The maps had been deceptive. There was no way up that mountain from the ridge itself, or from Vitsvitigselið at all, for that matter – it was simply too steep, almost perpendicular and cut from smooth rock. The only approaches were from the massifs to Àdræðikletar’s east or from Buðardalur to the south-west. The former route was impossible to get to from Vitsvitigselið, for it would require Johan and Zander to return to the Svarthæð and surmount its pinnacle. That would only be the first stage of an hours-long expedition for which the pair were unprepared. The second route, coming up from Buðardalur, was blocked by one of Àdræðikletar’s buttresses, a great ridge which cut across the smaller corrie leading from the valley to Vitsvitigselið. The normal route up that ridge – Fractured Ridge, as it was known – was from the valley-side, and even that was difficult enough and needed to be approached from the valley floor itself. From the corrie-side the buttress was almost insurmountable, with nought but slabs and smooth rocks. Only a few overhangs could be seen and these would need professional climbing equipment to reach.

“Alright, there’s a gully leading around Fractured Ridge if we drop down into this smaller corrie. It’s getting late, so follow me, sen.” Johan took charge. Zander had done well today, but now was not the time to test him too much.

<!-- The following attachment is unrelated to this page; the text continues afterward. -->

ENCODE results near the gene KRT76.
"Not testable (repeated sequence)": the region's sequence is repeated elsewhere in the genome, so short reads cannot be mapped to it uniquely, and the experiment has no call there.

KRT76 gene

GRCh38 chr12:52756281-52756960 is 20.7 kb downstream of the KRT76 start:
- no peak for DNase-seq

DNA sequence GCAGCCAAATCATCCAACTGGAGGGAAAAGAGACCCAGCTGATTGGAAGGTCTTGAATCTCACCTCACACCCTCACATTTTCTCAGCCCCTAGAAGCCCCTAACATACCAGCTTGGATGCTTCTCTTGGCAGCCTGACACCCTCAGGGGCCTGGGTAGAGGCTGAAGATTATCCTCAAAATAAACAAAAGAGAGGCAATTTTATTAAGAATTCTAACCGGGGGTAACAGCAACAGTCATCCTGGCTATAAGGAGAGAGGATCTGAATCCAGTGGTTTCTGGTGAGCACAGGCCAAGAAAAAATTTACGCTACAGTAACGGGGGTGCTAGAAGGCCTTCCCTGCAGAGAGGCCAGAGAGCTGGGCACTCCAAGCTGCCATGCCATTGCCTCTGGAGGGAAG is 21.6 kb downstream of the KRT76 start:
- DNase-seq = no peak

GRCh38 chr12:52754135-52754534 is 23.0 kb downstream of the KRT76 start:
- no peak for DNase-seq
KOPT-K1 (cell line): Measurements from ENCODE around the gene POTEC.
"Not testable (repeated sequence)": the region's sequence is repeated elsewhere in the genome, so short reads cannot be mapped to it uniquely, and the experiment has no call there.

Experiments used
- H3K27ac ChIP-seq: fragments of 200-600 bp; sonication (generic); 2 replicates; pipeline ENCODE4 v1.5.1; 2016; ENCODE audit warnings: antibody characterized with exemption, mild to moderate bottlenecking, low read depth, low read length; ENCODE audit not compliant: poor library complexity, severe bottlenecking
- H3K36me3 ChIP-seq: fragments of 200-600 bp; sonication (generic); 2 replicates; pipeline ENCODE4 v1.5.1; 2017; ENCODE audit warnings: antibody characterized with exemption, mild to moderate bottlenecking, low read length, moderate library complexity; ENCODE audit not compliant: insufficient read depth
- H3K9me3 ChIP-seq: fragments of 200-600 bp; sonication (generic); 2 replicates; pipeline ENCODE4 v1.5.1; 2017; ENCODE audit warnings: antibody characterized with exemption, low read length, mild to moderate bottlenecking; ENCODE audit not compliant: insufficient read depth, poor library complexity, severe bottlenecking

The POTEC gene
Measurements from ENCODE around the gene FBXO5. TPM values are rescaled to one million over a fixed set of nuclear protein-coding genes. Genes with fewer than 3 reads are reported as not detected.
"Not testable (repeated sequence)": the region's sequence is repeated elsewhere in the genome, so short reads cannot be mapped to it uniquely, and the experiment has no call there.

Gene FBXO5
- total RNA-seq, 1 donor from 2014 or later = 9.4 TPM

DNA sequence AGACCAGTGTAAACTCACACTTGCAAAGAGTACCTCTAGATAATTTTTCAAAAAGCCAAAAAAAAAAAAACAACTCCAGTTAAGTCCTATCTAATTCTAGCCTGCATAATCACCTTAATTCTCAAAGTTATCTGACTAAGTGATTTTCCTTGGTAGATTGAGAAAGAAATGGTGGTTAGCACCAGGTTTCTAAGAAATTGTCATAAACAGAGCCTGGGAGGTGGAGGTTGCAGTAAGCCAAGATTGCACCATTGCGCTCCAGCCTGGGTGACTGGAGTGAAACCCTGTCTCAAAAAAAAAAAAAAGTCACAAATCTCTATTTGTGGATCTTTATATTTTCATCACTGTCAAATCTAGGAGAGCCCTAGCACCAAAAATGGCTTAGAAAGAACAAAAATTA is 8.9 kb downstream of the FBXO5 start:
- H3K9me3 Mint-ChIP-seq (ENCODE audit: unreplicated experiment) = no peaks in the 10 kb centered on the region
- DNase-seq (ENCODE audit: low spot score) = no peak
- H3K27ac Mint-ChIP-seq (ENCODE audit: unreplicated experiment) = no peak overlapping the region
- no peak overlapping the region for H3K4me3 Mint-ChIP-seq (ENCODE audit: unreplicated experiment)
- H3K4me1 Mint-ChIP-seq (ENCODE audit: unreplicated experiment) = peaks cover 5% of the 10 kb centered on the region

The descent into that corrie was tougher than most parts of the walk so far; it was devilishly steep and progress was more of a slide and a slither than an actual walk. The slope was also littered with heather, which scratched at Zander’s hands as he followed his father down, the full three hundred metres to the bottom of the spur. The corrie in which they found themselves was lifeless, with nothing but another small brook flowing towards the Fractured Ridge about four hundred metres beyond them. Just beside the ridge was a cliff reaching to just below the crest itself. It was scarred with chimneys which from the end of the corrie looked pretty difficult but when one got closer were actually home to plenty of handholds and overhangs. It would take a while but would get Johan and Zander up to Fractured Ridge and back into Buðardalur from where the going would be easy.